LEXINGTON, Ky. (April 1, 2011) — University of Kentucky graduate student Kristen Kelps recently returned from an all-expenses-paid trip to Washington, D.C., where she was an invited participant in the American Society for Biochemistry and Molecular Biology's "Student Hill Day."
Kelps and other graduate students from around the country visited the Capitol on March 15 to meet with their representatives in Congress to advocate for funding of basic scientific research.
Originally from Ravenswood, W.Va., Kelps completed her undergraduate studies at High Point University in North Carolina and is now enrolled in the graduate anatomy and neurobiology program in the UK College of Medicine, where she is completing her Ph.D.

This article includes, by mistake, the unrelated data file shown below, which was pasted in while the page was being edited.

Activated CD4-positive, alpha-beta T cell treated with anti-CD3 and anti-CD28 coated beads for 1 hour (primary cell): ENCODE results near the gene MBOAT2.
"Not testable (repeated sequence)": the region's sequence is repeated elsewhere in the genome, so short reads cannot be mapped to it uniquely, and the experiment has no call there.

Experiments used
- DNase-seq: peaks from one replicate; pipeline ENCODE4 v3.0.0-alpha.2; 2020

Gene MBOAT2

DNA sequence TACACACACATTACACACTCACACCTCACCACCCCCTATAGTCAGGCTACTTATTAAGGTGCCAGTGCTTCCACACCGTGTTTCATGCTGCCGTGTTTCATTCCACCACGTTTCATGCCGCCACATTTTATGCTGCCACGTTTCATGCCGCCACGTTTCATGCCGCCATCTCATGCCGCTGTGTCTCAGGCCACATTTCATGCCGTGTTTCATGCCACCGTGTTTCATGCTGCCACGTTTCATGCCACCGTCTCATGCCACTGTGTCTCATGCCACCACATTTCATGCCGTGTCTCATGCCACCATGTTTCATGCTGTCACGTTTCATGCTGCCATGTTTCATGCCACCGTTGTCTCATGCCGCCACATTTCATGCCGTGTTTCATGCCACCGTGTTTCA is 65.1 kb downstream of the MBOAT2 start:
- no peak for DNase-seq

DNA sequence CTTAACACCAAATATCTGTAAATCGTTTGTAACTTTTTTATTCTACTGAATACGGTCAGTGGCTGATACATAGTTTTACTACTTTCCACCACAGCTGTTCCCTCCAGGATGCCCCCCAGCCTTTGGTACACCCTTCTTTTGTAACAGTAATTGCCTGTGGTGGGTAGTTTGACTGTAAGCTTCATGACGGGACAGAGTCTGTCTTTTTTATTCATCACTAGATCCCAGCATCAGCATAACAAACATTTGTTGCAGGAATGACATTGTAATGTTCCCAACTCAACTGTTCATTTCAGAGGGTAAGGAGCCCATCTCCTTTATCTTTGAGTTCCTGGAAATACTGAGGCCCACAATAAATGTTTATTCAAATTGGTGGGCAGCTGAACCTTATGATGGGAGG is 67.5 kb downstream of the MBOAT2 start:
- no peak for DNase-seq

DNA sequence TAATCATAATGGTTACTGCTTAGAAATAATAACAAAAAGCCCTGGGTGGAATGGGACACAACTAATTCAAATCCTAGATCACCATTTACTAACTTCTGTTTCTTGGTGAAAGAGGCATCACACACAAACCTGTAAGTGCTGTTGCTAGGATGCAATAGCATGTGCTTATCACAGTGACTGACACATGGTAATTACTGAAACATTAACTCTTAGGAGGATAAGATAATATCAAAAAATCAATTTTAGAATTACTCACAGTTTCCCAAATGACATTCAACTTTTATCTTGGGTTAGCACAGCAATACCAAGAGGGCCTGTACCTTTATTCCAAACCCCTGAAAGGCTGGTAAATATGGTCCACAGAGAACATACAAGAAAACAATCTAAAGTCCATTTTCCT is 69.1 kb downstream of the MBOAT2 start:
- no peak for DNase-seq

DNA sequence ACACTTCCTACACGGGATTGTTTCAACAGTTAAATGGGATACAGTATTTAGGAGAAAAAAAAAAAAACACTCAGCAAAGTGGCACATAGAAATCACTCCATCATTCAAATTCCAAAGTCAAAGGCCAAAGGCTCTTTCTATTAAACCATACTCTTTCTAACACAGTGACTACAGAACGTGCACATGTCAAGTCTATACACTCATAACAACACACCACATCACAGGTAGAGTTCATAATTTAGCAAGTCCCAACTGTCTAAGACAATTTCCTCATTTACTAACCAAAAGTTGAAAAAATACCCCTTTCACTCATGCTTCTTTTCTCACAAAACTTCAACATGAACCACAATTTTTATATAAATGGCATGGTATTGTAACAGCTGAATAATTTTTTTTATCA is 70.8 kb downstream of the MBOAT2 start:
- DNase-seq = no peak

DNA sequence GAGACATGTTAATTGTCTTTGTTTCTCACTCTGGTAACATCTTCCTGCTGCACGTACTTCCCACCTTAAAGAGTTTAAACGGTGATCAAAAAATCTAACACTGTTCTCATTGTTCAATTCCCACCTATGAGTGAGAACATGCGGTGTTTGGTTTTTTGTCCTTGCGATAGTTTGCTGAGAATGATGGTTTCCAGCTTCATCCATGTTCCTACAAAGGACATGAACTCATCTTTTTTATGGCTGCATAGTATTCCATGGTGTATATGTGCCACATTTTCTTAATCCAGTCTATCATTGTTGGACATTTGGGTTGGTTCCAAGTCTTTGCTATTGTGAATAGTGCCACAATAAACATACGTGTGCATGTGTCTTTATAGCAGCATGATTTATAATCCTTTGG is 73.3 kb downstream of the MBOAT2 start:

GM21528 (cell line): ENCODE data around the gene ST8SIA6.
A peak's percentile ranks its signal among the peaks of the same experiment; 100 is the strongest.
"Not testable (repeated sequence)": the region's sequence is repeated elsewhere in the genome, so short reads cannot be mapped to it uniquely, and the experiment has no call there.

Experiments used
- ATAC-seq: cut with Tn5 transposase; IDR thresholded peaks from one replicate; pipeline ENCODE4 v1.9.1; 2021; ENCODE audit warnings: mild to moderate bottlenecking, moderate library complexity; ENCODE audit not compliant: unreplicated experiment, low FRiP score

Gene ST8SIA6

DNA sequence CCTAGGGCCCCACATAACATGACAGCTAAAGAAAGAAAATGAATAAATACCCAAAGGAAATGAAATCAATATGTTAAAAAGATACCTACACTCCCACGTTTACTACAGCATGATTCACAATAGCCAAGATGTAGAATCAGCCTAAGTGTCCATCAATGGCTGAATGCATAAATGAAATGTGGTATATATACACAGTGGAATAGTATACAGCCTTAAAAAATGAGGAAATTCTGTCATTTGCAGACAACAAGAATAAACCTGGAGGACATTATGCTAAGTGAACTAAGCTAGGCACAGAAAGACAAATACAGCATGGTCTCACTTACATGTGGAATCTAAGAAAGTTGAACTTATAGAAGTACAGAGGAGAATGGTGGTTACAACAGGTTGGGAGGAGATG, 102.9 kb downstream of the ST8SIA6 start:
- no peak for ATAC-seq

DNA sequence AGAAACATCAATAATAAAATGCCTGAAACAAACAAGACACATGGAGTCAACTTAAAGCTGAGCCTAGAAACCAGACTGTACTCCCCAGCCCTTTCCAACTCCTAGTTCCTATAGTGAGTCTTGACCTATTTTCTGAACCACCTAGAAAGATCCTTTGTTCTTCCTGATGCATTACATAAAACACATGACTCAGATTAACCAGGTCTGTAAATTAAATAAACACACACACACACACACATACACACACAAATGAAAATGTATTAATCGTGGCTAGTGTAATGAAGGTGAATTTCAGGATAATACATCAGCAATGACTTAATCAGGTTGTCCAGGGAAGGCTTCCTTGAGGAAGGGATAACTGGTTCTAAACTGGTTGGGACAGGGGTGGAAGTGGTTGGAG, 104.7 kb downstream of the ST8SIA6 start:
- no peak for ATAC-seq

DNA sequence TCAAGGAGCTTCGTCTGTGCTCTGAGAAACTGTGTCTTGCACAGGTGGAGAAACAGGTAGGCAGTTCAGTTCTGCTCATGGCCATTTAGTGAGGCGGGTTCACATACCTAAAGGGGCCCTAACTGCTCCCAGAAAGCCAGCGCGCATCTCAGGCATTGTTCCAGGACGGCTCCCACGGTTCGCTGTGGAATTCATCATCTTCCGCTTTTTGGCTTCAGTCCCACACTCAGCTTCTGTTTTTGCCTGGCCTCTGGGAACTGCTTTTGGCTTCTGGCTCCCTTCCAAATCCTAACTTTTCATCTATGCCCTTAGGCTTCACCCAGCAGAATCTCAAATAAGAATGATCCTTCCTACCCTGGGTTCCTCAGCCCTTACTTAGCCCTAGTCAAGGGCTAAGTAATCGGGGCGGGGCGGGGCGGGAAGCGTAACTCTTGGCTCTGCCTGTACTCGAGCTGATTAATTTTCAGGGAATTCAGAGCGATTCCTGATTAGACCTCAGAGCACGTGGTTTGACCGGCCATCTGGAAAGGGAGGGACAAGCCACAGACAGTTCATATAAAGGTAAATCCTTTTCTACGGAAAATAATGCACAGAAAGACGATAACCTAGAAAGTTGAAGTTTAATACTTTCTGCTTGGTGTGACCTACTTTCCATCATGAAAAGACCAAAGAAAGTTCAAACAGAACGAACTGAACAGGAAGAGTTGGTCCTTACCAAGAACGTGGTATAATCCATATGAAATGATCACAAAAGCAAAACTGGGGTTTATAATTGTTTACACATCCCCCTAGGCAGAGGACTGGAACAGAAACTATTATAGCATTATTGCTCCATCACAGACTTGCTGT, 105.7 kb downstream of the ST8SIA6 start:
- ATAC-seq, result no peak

"We're very proud of Kristen’s accomplishments," said Luke Bradley, assistant professor of anatomy and neurobiology,who has mentored Kelps since she started working in his laboratory in 2007. "This was a great opportunity for Kristen to learn more about the central role federal funding plays in biomedical research, as well as the importance of letting legislators and the public know what advances are being made with their investment."
Kelps' research examines how certain propeptides (protein precursors), derived from a protein called glial cell line-derived neurotrophic factor (GDNF), work to protect brain cells. This knowledge will serve as a platform for the development of new treatments for neurodegenerative diseases, such as Parkinson’s disease.